Train, News Merger, Funny Farm Biz
Wednesday - September 09, 2009
Bring on that elevated transit train from Kapolei to downtown Honolulu, and start thinking spurs to Mililani and Hawaii Kai.
Are you out of your mind, Jones? Have you no sense of money? Do you want to blight our island? Have you sold out to some politicians or construction unions?
No, yes, no and no. And I’m mad as hell at Mufi’s transit man for lying to us about early revenue shortfall projections. But that’s an argument for another time, because the revenue could come back with a bang by 2011 and initial construction costs seem to be edging down.
And my read on that rumored cease-and-desist action being readied by some powerful business interests along the right-ofway is that it will be dead on arrival in the court because of current Supreme Court eminent domain rulings.
Let’s look at the reality and the baloney about the rail project our City Council OK’d three years ago and you voters approved.
Sight blight: We built like Hong Kong and blotted out the Koolaus. Local architects lined up to erect the high-rises that separate ocean from mountain. Now those same architects claim that a 30-foot elevated train guideway will be a blight. Do you mean worse than the current blight from the airport into town, worse than our Taco Bell hillside and Kahala houses, worse than the concrete Federal Building?
OK, an elevated train guideway is not an aesthetic improvement. I’d rather have a train running right alongside traffic.
Can we do that?
No. We could have a streetcar, but not a speedy, computer-operated train. The train will be several cars long and would block traffic crossways. The train’s going to be fast and automated and unable to instantly stop for that distracted pedestrian or motorist.
The train’s going to be a train. I don’t know why the city keeps saying “light rail.” It’s a train. A helluva big train! Like Bangkok’s Sky Train, it will zoom from stop to stop and brook no obstacles. That’s why it’s elevated.
Every now and then a community is asked to make a leap ahead and a leap of faith. Highways, harbors, airports - we have the option to say no. Molokai’s done that and it’s an economic graveyard for its people - but they made their choices and they live with them.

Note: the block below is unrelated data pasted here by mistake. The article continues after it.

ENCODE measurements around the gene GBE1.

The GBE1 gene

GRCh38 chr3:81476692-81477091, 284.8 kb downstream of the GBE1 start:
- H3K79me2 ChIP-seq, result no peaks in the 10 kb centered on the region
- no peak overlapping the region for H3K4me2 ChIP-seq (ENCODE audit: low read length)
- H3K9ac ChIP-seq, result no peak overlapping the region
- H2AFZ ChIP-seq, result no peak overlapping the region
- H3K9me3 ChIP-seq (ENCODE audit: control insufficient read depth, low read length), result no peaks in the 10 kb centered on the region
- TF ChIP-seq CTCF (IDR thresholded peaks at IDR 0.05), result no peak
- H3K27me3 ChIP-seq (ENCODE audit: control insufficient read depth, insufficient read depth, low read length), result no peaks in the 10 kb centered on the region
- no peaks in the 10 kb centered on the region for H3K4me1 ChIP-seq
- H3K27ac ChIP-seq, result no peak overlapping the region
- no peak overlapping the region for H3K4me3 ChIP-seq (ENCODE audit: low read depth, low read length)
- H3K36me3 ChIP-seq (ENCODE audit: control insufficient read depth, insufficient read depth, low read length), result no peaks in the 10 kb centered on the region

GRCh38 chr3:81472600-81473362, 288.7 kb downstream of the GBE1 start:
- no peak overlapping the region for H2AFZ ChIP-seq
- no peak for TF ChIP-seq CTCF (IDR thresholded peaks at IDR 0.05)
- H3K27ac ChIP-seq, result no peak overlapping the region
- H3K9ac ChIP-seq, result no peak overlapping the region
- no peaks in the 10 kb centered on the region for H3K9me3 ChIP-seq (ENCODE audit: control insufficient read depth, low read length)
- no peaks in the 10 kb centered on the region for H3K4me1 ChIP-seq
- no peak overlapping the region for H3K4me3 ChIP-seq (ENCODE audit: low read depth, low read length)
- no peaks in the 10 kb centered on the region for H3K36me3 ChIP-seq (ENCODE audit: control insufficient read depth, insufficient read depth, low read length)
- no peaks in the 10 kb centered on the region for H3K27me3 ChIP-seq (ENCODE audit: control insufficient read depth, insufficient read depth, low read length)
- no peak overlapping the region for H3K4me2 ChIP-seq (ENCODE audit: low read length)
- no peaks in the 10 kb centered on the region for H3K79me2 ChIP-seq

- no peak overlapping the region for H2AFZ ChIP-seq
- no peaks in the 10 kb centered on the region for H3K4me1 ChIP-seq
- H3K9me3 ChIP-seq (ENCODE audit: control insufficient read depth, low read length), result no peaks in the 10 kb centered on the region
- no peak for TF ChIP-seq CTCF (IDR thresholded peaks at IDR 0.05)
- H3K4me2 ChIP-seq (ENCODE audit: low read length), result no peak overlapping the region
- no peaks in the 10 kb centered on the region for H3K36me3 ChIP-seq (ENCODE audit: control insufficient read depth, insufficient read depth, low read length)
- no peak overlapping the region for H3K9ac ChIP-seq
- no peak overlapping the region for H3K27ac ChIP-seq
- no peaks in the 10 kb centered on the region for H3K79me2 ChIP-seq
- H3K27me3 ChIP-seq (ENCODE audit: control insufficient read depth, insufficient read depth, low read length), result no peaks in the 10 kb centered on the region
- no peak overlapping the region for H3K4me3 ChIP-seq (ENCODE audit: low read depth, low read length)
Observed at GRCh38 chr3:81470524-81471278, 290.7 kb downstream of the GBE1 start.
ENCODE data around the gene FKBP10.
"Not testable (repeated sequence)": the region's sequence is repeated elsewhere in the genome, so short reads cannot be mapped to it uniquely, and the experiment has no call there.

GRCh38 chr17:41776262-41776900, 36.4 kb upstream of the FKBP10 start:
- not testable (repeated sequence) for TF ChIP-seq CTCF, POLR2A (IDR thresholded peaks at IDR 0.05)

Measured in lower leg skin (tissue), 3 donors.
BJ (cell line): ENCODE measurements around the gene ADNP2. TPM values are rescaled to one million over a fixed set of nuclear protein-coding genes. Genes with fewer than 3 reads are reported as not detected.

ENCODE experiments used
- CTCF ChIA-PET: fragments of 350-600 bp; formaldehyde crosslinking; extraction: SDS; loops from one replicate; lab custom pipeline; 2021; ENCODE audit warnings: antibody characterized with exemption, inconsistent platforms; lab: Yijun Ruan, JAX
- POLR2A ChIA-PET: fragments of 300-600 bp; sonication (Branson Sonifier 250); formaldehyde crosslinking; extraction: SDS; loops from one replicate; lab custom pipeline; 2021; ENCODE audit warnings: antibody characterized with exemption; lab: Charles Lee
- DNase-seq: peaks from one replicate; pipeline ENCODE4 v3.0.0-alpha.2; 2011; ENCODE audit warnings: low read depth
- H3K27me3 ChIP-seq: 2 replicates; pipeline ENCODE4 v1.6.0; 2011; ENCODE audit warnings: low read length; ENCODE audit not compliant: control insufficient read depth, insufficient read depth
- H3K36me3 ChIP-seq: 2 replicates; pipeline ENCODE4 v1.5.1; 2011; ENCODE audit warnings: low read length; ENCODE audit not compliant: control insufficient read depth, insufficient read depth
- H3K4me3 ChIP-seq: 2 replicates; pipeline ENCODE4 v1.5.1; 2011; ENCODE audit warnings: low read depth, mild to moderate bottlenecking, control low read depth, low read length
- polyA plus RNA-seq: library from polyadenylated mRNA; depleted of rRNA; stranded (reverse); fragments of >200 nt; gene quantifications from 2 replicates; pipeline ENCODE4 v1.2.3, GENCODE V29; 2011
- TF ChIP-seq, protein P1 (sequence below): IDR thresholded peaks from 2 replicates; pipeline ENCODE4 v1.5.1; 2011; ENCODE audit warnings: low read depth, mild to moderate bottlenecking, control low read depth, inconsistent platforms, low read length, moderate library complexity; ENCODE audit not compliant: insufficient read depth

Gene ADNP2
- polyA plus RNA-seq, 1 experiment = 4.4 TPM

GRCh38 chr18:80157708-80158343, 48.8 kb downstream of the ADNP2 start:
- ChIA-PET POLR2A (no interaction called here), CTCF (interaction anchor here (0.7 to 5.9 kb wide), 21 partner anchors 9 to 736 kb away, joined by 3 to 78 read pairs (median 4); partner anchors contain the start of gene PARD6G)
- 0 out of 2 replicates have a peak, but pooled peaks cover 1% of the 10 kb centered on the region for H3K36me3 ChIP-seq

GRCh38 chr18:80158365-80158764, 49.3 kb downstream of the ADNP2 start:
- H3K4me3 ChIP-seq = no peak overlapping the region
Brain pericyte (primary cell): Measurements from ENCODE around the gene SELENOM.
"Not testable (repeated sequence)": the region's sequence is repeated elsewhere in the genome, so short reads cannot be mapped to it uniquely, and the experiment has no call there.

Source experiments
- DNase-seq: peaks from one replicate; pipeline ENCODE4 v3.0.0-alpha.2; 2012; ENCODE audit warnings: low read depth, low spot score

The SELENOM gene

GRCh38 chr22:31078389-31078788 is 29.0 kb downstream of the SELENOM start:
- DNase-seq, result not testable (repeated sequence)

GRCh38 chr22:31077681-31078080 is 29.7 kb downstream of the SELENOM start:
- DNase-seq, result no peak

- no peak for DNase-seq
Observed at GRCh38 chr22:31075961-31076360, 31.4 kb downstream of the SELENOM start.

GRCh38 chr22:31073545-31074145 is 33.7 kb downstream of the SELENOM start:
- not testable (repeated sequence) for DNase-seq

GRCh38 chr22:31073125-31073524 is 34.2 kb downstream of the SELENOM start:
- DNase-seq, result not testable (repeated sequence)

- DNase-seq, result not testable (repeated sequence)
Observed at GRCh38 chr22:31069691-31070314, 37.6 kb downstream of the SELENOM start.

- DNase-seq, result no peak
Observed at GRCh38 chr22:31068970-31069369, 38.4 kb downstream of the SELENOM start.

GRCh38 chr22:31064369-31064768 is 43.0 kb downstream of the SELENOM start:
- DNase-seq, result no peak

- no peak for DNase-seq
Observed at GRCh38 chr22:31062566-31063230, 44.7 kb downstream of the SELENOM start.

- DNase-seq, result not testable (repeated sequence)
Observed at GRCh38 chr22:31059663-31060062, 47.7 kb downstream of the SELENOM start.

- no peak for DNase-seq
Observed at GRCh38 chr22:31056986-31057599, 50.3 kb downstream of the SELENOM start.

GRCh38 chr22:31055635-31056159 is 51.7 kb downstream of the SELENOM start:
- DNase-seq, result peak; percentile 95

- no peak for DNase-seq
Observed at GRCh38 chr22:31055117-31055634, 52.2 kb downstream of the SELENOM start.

We’ve made some bad choices on Oahu: allowing high-rise development at the foot of Diamond Head, allowing hotels on the beach rather than preserving a beach walkway, not penalizing car/taxi useage with heavier taxation.
The damage is done. We cannot remake this island into a postcard paradise. We’re a big city. We’ve got to move people. Roadways can’t handle the job. Flyovers can’t handle the job. We’ll need this first increment train and some after that.
We need to get over our “oh, the old days” mentality and accept a future- minded reality for the 12th largest city in America.
The KHNL-KGMB newsroom merger layoffs are under way. An early job loser was Randy Ennis, KHNL assistant news director/operations.
He had written at the No Train, No Gain journalism Web site:
“It seems that reporters have no problem spending the time to massage and rewrite their pieces, thus leaving very little time for the videotape editor to do anything but slap the piece together so it makes it in the newscast. As a result, the final product looks like s—t.”
Anchorman Howard Dashefsky is out, too. He was an “A” student of mine when I taught broadcast journalism at the UH. Dashefsky was a very good baseball player but had said “chances of making it into the majors are slim, and I want to learn a skill that will always give me a job.”
Did you read that the Hawaii Farm Bureau Federation supports development at Ho’opili rather than farming?
The HFBF’s mission is “to support agriculture in Hawaii.”
Ask HFBF president Dean Okimoto about that next time you see him at his Nalo Farms stand at the KCC Farmers Market. What’s the politics there, Dean?
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